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Olympic curlers warm up at Continental Cup

Before the pressure of the Olympics takes hold, many of curling's top teams are staying loose at this week's star-studded, but lighthearted, Continental Cup.

Lighthearted event features 10 teams headed to Pyeongchang

After some much-needed vacation, Rachel Homan, right, and her teammates are ready to get cracking on their Olympic preparation, starting at the Continental Cup. (Justin Tang/Canadian Press)

LONDON, ONT. — When fans step inside the arena this weekend for the Continental Cup of Curling, they'll be met by a who's who in the sport.

Ten of the 12 teams on the ice are heading to the Olympics in three weeks, including Canada's Team Homan and Team Koe.

"This is a perfect event for us to be playing," said Kevin Koe. "It's not the most serious event but at the same time we're here to win."

Koe is part of a larger team this week, Team North America, taking on Team World. Four of the rinks playing for North America are going to the Olympics, and all six playing for Team World teams are too. That includes Sweden's Nik Edin, who is regarded by many as Koe's top competition in the men's tournament next month in South Korea. 

This is the 14th instalment of the Continental Cup. a lighthearted competition with more camaraderie between teams than the typical tournament. The event features traditional team curling, mixed doubles, an individual skills competition and skins games. Over the years, North America has dominated.

For Koe and his team, it's their first competition since winning the Canadian Olympic trials last month. After that, they completely stepped away from the game to recharge.

"Now that it's January, that's over with now and it's time to start building to the Games," Koe said. "For us, it's about playing well and building our confidence over the next couple of weeks leading into the Olympics."

Rachel Homan did the same. In fact, most of her team escaped the ice and headed south for a vacation. Homan spent some time in Hawaii before returning back to Canada to play in this event.

"We just started back up again. We've been practising individually and took some time off," she said. "We couldn't have prepared like crazy for this because we couldn't sustain that level for six or seven weeks into the Olympics."

Edin gains confidence

There will undoubtedly be massive pressure on the Canadian curlers at the Olympics. Canada has won a medal in every tournament since the sport was brought back to the Olympic program in 1998. 

Over the years, however, there's been a shift in the sport. At prior Games, there might have been three or four teams who could realistically challenge for gold. Now there's more depth, which is evident in the Continental Cup field.

Many of the international teams credit Canada for their success. Take Edin's rink. Two years ago, they relocated to Ottawa for the year so they could maximize their time in a competitive setting and play in as many bonspiels as possible. It's done wonders for their confidence.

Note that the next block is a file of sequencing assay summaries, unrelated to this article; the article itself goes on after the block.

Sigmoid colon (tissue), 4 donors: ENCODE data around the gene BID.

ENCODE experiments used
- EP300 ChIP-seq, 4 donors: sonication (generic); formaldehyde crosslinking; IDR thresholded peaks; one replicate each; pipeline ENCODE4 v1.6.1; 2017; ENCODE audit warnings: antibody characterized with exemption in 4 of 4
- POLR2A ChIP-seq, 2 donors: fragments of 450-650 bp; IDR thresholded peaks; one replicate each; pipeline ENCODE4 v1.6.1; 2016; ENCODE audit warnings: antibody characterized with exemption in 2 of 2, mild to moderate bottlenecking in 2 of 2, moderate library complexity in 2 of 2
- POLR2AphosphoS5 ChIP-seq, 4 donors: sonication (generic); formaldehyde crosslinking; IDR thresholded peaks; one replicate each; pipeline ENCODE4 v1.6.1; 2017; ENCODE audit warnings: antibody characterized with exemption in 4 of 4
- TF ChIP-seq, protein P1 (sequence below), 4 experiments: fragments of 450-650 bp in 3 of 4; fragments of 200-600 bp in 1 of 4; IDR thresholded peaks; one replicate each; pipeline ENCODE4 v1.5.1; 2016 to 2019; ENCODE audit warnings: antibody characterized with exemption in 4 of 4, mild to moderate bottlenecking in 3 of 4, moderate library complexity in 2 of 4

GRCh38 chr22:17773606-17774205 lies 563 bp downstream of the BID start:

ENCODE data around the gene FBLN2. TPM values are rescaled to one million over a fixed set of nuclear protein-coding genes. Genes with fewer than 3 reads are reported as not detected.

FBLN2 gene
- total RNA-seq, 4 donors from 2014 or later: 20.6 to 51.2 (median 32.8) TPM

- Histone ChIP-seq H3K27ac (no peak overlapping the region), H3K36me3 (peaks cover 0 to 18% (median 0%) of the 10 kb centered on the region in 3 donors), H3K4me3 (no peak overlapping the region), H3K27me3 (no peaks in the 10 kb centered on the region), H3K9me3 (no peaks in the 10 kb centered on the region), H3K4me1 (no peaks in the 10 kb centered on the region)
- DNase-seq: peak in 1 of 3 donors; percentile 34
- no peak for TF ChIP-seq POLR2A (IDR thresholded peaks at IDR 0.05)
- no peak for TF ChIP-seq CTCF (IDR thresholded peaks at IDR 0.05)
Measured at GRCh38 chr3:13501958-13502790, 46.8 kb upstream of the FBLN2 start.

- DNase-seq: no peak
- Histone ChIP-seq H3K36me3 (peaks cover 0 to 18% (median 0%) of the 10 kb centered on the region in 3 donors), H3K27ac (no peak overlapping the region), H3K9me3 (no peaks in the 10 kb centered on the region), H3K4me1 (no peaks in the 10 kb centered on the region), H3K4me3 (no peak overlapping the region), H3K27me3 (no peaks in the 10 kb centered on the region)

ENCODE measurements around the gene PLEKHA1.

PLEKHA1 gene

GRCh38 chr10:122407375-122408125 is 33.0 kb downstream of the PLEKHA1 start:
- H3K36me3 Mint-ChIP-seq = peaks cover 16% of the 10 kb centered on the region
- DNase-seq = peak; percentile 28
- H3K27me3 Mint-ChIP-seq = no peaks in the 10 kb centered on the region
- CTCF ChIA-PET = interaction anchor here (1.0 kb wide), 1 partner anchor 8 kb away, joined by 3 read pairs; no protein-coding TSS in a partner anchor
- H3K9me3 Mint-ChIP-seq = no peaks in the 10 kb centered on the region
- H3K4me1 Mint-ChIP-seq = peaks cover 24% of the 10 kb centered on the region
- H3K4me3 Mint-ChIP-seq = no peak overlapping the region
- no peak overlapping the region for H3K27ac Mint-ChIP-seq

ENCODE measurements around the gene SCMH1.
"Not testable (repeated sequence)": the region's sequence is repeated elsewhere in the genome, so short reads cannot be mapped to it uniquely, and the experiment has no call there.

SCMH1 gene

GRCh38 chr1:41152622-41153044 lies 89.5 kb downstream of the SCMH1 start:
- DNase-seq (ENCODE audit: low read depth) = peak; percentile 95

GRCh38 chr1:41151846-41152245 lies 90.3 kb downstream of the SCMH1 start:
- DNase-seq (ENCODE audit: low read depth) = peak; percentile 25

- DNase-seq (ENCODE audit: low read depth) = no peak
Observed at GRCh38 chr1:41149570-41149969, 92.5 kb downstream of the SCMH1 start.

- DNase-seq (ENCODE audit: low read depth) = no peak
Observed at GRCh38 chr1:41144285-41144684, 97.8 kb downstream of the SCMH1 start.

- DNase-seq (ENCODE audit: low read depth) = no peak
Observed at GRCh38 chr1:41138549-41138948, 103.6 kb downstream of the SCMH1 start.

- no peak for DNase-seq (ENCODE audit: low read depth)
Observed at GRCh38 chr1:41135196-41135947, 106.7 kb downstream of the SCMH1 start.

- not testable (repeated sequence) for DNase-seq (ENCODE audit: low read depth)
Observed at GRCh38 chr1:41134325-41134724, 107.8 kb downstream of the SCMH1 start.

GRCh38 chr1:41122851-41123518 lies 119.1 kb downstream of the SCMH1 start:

"We know we can beat them and they know we can beat them," Edin said of his Canadian rivals.

Sweden's Nik Edin is among the talented international skips who will challenge Canada's Kevin Koe for Olympic gold. (Jonathan Hayward/The Canadian Press )

In Sweden, the Olympic curling teams are selected by a committee based on world rankings and results over the course of four years. So, unlike in Canada, where teams have to qualify by winning a highly competitive trials tournament, Edin was hand-picked to represent his country. 

"For good and for bad, we don't have that many good teams in our country," he said. 

Scouting the competition

Curling great Rick Lang is a coach for North America at the Continental Cup. He's also going to be a team leader for Canada at the Olympics. 

He's using this event to keep a close eye on the competition the Canadians will be up against in South Korea.

"I have a front-row view of what's going on out there," he said. "You might see them doing something here or there."

Lang thinks this is the perfect event for the Canadian curlers heading to the Games because it serves as practice time in an arena setting but at the same time isn't pressure-packed.

"I don't mind the timing of this. It's a chance for them to get out there and let their hair down a bit and actually enjoy the game for a change," he said.

Lang was in Sochi four years ago with Jennifer Jones and Brad Jacobs, watching their two teams win double gold for Canada. 

Now, as the Games loom, can Canada do it again?

"The answer to that is absolutely," Lang said. "But the world is coming and is coming strong and hard."

About the Author

Devin Heroux

CBC reporter

Devin Heroux reports for CBC News and Sports. He is now based in Toronto, after working first for the CBC in Calgary and Saskatoon.

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